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TAKEAWAY: The USPTO’s newly-created Precedential Opinion Panel (POP) exercised its authority to interpret 35 U.S.C. § 315(b)-(c) in a manner that maintains broad discretion for the PTAB to grant joinder.

Last year, the U.S. Patent and Trademark Office (USPTO) created the POP to establish binding agency authority concerning issues of exceptional importance before the Patent Trial and Appeal Board (PTAB). POP members are selected by the Director of the USPTO, and by default consist of the Director, the Commissioner for Patents, and the Chief Judge of the PTAB.

In its first decision, the POP reviewed a prior PTAB decision in Proppant Express Investments, LLC v. Oren Technologies, LLC (IPR2018-00914), addressing how parties may be joined to an IPR proceeding under 35 U.S.C. § 315(c) and implications for the time bar imposed by § 315(b). In Proppant, the petitioner filed a second IPR petition against the same patent more than a year after filing its initial petition, wherein the petitioner raised new issues. The petitioner also filed a motion to join the two IPR proceedings under § 315(c). The PTAB denied the motion for joinder and found that the second petition was time-barred under § 315(b).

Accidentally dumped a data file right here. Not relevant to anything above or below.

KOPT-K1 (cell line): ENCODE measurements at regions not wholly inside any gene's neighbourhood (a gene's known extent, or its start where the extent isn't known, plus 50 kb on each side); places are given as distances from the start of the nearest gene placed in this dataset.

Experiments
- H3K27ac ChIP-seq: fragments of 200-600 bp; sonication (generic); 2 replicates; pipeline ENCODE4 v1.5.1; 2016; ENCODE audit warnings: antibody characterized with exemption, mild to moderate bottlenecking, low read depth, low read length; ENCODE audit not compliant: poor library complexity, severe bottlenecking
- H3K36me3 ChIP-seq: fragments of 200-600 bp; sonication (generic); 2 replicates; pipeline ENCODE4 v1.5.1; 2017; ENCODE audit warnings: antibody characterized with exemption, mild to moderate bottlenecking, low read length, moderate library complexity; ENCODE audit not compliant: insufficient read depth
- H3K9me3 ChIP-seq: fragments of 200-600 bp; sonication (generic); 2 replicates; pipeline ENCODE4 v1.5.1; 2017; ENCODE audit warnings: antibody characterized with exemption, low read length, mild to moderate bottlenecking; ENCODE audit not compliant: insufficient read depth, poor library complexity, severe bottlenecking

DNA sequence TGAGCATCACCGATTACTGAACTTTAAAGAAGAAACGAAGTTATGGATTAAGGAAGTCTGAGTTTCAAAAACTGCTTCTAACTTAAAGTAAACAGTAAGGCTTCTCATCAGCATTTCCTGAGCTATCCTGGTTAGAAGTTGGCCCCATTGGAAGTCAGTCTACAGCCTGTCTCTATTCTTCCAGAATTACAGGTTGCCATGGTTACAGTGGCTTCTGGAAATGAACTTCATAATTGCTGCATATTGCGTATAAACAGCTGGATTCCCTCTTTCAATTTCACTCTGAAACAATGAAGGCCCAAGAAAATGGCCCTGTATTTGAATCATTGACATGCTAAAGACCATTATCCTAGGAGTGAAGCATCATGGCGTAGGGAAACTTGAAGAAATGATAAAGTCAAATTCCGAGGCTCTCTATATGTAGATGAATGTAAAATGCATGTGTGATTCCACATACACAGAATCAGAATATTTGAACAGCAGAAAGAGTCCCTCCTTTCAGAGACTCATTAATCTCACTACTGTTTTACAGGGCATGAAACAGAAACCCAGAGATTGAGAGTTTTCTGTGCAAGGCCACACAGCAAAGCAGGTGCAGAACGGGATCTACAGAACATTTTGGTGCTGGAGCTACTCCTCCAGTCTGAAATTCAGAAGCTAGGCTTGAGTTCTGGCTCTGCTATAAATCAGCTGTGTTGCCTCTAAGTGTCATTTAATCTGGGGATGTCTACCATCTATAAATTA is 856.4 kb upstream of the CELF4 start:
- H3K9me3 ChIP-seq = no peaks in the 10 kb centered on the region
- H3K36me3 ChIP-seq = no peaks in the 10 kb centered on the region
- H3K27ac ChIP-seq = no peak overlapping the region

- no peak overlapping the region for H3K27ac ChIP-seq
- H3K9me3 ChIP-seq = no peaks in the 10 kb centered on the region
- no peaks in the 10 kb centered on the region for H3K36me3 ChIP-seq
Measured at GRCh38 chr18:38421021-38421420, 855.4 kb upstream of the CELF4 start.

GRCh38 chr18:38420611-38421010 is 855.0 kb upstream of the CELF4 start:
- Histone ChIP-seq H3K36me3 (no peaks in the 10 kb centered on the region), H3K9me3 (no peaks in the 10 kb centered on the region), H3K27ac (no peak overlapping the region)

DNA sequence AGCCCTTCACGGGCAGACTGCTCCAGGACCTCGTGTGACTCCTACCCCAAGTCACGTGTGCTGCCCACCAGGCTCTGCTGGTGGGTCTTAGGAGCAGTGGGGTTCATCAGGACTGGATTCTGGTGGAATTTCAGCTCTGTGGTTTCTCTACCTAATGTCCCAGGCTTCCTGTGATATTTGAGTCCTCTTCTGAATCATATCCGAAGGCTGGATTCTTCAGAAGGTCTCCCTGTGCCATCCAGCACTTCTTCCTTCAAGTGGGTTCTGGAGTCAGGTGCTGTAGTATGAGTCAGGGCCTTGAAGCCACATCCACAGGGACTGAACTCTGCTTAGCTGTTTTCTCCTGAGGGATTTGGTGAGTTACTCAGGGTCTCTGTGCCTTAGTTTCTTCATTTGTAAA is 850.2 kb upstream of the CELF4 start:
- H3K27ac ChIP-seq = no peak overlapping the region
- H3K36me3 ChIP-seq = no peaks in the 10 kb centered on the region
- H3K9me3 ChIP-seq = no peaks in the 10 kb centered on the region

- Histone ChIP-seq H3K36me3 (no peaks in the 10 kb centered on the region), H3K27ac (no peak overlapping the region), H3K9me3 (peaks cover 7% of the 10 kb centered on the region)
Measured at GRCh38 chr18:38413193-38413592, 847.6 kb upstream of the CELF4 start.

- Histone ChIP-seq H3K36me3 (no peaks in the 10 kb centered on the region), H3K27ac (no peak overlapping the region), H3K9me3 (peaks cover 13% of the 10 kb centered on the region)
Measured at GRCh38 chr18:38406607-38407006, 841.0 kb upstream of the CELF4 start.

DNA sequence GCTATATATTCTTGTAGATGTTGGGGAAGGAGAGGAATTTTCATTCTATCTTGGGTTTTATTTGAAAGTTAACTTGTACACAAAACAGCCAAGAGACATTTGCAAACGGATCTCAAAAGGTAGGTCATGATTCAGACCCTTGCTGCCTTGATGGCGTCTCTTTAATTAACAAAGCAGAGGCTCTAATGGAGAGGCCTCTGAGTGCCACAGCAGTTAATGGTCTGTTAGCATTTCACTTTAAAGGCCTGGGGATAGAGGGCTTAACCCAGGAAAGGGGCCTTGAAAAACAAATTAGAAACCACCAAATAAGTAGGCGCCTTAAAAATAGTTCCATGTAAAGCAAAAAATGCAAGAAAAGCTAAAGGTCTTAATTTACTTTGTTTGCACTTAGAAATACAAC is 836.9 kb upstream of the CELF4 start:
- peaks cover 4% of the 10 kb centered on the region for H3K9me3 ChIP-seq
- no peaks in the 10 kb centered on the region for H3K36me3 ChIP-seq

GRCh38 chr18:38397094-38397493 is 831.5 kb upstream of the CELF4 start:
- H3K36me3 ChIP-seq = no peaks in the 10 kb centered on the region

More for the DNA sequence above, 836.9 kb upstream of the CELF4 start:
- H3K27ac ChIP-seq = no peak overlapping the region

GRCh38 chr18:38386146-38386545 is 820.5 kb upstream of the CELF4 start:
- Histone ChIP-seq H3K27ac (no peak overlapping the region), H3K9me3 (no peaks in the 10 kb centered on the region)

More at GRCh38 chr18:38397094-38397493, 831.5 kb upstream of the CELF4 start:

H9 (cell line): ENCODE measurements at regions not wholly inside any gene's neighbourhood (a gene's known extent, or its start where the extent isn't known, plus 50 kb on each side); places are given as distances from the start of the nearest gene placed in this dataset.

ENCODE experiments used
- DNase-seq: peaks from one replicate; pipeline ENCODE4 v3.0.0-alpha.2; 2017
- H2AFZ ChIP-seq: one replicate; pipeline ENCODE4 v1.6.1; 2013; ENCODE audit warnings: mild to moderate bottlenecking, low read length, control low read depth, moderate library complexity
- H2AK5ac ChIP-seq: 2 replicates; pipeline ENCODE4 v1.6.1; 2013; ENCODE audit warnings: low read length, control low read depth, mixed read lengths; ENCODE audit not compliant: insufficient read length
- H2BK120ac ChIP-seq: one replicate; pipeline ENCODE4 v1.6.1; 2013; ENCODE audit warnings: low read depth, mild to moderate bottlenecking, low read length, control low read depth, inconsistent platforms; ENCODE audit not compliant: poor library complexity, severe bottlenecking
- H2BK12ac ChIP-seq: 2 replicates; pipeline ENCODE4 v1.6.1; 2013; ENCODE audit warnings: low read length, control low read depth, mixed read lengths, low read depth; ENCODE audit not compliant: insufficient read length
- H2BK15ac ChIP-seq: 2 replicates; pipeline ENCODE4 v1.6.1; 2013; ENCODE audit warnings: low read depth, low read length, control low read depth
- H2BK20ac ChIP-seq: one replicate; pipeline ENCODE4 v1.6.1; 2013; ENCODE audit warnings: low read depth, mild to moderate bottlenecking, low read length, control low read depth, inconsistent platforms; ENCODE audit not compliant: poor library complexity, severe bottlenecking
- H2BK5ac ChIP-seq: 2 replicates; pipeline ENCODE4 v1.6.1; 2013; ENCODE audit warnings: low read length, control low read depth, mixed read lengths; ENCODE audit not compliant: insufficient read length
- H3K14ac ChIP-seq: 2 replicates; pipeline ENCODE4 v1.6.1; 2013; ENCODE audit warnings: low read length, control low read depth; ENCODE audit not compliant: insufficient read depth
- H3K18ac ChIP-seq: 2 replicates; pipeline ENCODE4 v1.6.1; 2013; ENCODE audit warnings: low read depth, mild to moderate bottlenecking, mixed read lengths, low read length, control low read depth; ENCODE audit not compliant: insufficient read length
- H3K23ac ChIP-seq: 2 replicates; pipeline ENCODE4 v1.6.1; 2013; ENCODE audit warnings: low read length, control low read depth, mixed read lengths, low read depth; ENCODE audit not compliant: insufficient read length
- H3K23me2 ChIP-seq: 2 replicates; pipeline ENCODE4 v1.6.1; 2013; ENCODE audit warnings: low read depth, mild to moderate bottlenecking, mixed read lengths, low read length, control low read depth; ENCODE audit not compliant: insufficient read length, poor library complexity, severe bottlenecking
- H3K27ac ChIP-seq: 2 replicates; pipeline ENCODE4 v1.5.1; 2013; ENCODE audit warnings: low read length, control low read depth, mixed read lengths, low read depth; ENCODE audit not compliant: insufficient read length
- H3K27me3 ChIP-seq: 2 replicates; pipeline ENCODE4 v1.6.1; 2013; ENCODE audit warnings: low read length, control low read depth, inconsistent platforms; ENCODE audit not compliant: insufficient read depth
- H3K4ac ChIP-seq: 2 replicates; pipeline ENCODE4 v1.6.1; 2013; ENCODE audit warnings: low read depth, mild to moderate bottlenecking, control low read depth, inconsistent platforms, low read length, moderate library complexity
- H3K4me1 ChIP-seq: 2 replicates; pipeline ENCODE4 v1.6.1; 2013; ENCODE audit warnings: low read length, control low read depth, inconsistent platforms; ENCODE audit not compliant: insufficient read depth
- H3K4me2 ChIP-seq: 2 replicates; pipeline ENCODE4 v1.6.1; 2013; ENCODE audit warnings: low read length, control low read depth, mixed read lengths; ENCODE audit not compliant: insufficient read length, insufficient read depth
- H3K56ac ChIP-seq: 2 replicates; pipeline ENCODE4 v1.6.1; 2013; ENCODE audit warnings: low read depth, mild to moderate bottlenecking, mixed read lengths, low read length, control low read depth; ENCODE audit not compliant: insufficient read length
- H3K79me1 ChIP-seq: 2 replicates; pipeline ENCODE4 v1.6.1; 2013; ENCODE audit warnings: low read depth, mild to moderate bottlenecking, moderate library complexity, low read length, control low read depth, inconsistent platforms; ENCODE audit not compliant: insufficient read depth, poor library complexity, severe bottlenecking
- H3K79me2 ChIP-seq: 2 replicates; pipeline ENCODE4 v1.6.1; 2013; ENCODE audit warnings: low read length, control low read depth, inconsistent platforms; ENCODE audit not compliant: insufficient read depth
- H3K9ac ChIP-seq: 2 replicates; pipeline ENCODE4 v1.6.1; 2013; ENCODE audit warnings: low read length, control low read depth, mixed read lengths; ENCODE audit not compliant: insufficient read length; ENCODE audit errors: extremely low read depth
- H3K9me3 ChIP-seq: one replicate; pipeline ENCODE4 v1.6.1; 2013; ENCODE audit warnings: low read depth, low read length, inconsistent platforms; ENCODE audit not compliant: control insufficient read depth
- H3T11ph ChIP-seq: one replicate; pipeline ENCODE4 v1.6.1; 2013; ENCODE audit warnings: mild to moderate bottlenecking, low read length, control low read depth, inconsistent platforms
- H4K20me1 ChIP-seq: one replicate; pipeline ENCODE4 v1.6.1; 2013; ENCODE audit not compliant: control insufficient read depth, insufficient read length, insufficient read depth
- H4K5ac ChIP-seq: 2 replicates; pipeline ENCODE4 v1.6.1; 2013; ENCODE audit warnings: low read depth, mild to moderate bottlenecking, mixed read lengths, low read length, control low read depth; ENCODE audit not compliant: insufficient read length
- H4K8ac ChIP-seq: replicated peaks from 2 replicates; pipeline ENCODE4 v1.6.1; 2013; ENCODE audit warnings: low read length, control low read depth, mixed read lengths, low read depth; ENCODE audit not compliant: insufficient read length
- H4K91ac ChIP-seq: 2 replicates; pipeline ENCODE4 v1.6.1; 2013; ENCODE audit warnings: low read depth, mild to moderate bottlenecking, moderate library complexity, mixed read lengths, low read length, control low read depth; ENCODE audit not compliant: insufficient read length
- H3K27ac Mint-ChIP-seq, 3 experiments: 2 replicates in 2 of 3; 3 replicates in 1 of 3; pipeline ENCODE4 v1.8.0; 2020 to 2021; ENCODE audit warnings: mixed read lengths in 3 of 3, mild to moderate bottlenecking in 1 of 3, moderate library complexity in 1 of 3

In reviewing the joinder and time-bar determinations, the POP considered statutory interpretation and legislative history to conclude that § 315(c) permits (1) a petitioner to be joined to a proceeding in which it is already a party, and (2) joinder of new issues into an existing proceeding. However, the POP pointed out that the PTAB has discretion to grant joinder in limited circumstances, after carefully balancing the interests of fairness and preventing harassment. The POP further determined that the time bar under § 315(b) is one of several factors that may be considered when exercising that discretion. The POP explained that other factors to be considered can include the stage and schedule of an existing IPR proceeding, and events in other proceedings related to the patent at issue.

With respect to Proppant, the POP upheld denial of the motion for joinder based on the conduct of the petitioner that prompted the second IPR filing. The POP also upheld denial of the second petition, finding that§ 315(b) barred the petitioner from filing the second IPR petition.